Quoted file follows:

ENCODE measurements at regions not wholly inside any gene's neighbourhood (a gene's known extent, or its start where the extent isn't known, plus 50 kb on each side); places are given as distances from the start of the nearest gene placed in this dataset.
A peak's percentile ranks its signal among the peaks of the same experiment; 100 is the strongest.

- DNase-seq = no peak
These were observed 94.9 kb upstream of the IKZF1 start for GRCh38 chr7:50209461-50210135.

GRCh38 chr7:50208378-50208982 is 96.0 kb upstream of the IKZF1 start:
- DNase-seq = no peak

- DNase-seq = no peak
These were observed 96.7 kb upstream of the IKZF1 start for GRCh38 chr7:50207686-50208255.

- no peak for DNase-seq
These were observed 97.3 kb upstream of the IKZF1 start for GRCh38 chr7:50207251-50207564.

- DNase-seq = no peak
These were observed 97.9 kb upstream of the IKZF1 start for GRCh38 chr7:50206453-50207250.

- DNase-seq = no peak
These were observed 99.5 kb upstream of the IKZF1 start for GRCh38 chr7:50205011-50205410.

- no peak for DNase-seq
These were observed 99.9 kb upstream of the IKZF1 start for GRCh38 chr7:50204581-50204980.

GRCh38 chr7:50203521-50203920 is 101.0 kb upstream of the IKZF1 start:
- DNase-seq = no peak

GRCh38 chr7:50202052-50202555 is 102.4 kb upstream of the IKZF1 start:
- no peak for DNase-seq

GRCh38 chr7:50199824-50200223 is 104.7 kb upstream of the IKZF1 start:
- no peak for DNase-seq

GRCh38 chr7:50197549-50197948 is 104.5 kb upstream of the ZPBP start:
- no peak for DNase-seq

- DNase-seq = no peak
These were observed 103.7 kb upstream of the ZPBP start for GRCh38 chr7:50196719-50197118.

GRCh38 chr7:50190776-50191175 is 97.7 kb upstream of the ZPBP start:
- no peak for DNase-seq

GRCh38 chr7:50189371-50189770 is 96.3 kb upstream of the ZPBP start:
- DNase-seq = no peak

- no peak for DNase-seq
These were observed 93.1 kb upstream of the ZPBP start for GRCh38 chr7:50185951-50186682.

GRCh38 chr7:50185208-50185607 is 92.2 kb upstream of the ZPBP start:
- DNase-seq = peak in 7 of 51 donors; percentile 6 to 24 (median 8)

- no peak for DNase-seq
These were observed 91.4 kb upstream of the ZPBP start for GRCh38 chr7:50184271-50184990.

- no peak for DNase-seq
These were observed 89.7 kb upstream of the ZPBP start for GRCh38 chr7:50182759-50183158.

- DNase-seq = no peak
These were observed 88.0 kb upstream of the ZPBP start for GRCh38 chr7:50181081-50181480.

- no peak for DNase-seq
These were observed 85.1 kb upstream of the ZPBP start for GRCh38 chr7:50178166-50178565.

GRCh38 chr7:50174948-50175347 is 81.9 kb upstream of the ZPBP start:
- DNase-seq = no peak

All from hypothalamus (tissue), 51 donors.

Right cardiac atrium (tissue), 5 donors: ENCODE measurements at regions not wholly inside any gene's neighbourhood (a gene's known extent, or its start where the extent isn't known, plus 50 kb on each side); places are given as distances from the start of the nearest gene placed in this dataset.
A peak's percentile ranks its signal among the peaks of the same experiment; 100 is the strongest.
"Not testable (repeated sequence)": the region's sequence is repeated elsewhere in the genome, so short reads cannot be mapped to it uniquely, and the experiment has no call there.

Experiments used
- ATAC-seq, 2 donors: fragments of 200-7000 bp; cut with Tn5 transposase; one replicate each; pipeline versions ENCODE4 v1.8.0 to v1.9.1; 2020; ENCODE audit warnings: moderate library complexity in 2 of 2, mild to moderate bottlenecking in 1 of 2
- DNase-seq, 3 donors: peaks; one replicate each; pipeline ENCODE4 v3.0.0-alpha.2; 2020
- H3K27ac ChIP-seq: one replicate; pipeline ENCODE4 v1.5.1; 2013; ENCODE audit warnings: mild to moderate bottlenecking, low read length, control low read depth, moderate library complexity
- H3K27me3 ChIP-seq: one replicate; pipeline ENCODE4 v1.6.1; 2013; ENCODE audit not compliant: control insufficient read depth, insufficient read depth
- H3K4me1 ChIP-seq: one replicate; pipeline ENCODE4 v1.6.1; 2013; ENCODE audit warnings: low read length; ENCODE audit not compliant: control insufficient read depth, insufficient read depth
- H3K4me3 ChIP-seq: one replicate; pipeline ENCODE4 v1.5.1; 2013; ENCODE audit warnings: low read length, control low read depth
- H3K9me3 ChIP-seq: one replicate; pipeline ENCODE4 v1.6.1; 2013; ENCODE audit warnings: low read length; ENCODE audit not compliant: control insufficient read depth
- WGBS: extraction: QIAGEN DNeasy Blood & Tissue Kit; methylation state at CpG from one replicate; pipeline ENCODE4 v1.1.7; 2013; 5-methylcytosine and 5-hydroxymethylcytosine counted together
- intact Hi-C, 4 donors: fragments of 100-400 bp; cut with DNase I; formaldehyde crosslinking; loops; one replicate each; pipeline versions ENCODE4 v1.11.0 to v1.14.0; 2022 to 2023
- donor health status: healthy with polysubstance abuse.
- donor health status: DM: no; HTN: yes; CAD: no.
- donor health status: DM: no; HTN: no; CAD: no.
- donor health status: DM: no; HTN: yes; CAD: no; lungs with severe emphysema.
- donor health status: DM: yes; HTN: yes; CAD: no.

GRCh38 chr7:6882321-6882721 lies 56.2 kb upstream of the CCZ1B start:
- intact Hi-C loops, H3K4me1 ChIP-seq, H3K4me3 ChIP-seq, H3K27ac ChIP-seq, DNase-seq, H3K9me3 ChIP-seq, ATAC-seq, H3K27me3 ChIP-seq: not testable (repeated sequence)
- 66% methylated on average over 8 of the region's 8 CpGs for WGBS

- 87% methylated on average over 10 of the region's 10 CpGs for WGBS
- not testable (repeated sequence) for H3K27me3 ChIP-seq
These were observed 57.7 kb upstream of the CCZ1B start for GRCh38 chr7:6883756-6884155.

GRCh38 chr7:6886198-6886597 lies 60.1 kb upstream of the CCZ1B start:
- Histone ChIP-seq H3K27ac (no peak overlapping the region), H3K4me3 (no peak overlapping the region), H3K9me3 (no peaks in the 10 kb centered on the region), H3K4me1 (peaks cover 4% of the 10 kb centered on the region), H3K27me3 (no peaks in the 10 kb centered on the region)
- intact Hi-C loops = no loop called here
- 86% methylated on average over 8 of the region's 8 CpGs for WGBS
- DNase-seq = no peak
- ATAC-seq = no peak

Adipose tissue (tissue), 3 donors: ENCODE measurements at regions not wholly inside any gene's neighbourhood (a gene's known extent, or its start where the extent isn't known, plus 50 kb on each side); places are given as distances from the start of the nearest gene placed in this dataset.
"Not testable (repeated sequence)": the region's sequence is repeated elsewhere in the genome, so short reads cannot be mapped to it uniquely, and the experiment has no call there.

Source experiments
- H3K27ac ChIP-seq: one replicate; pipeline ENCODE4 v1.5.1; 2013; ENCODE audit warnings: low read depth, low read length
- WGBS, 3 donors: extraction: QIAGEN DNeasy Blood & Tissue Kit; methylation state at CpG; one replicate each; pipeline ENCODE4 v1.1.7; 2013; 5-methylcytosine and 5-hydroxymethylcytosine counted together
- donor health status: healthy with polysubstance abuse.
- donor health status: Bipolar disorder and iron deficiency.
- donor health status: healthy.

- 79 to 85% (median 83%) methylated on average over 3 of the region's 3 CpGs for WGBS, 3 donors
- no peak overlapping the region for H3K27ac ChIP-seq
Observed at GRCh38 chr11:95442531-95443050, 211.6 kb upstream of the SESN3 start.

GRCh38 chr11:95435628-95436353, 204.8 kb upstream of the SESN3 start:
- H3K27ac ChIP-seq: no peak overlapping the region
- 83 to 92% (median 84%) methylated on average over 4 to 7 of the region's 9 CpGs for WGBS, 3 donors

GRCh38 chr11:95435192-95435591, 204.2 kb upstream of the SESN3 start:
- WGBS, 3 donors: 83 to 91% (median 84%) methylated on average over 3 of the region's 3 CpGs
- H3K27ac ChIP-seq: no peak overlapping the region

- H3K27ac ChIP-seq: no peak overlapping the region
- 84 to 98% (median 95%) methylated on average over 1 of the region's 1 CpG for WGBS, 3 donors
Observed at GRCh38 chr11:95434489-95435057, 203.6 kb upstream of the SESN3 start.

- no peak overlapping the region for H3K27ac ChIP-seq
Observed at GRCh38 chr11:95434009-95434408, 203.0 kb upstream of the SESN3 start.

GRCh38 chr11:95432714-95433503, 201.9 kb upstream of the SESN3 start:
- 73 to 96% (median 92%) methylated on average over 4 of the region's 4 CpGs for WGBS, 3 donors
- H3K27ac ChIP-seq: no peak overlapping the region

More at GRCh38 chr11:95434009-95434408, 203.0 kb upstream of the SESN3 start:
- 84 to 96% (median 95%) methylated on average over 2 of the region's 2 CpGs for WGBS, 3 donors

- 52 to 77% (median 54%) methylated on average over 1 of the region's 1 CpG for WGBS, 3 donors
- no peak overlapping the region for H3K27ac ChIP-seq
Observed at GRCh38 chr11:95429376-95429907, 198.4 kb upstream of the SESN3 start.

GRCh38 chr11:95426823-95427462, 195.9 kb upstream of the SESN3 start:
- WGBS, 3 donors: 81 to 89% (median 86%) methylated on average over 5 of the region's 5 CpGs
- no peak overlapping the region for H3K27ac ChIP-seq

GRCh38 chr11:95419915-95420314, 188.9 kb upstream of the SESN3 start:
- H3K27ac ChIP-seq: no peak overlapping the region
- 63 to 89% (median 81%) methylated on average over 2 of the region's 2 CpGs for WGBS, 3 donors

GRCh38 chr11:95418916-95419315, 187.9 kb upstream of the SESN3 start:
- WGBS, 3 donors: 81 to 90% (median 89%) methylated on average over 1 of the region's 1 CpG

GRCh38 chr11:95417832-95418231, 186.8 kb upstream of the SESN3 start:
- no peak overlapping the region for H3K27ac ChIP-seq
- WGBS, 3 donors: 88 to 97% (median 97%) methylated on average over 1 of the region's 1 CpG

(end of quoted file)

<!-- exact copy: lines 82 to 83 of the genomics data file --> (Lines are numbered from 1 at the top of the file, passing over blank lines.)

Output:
- donor health status: Bipolar disorder and iron deficiency.
- donor health status: healthy.